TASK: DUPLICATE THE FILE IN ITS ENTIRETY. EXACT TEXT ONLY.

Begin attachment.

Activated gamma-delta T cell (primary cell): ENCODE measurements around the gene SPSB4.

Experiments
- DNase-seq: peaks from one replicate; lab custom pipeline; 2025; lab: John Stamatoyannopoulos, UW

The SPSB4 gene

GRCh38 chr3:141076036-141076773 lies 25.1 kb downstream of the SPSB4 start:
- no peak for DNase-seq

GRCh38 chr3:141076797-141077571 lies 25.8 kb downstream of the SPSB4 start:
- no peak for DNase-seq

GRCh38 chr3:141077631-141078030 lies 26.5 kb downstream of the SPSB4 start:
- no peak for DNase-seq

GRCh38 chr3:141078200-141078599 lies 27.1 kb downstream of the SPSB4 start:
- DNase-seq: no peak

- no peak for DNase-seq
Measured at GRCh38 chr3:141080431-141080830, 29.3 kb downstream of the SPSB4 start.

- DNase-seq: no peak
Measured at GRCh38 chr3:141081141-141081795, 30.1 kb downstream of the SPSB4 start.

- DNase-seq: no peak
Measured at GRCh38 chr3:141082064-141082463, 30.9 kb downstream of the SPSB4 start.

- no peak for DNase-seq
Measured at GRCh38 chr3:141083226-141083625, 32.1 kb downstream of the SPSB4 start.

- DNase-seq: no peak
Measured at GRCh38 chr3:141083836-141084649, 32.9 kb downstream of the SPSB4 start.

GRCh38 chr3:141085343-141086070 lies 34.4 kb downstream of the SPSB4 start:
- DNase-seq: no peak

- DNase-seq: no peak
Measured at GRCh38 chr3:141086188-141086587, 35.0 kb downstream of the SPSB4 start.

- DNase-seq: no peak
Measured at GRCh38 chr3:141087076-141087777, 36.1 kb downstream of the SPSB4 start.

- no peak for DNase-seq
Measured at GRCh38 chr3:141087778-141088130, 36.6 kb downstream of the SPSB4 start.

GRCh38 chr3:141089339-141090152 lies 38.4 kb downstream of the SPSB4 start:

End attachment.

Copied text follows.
Activated gamma-delta T cell (primary cell): ENCODE measurements around the gene SPSB4.

Experiments
- DNase-seq: peaks from one replicate; lab custom pipeline; 2025; lab: John Stamatoyannopoulos, UW

The SPSB4 gene

GRCh38 chr3:141076036-141076773 lies 25.1 kb downstream of the SPSB4 start:
- no peak for DNase-seq

GRCh38 chr3:141076797-141077571 lies 25.8 kb downstream of the SPSB4 start:
- no peak for DNase-seq

GRCh38 chr3:141077631-141078030 lies 26.5 kb downstream of the SPSB4 start:
- no peak for DNase-seq

GRCh38 chr3:141078200-141078599 lies 27.1 kb downstream of the SPSB4 start:
- DNase-seq: no peak

- no peak for DNase-seq
Measured at GRCh38 chr3:141080431-141080830, 29.3 kb downstream of the SPSB4 start.

- DNase-seq: no peak
Measured at GRCh38 chr3:141081141-141081795, 30.1 kb downstream of the SPSB4 start.

- DNase-seq: no peak
Measured at GRCh38 chr3:141082064-141082463, 30.9 kb downstream of the SPSB4 start.

- no peak for DNase-seq
Measured at GRCh38 chr3:141083226-141083625, 32.1 kb downstream of the SPSB4 start.

- DNase-seq: no peak
Measured at GRCh38 chr3:141083836-141084649, 32.9 kb downstream of the SPSB4 start.

GRCh38 chr3:141085343-141086070 lies 34.4 kb downstream of the SPSB4 start:
- DNase-seq: no peak

- DNase-seq: no peak
Measured at GRCh38 chr3:141086188-141086587, 35.0 kb downstream of the SPSB4 start.

- DNase-seq: no peak
Measured at GRCh38 chr3:141087076-141087777, 36.1 kb downstream of the SPSB4 start.

- no peak for DNase-seq
Measured at GRCh38 chr3:141087778-141088130, 36.6 kb downstream of the SPSB4 start.

GRCh38 chr3:141089339-141090152 lies 38.4 kb downstream of the SPSB4 start: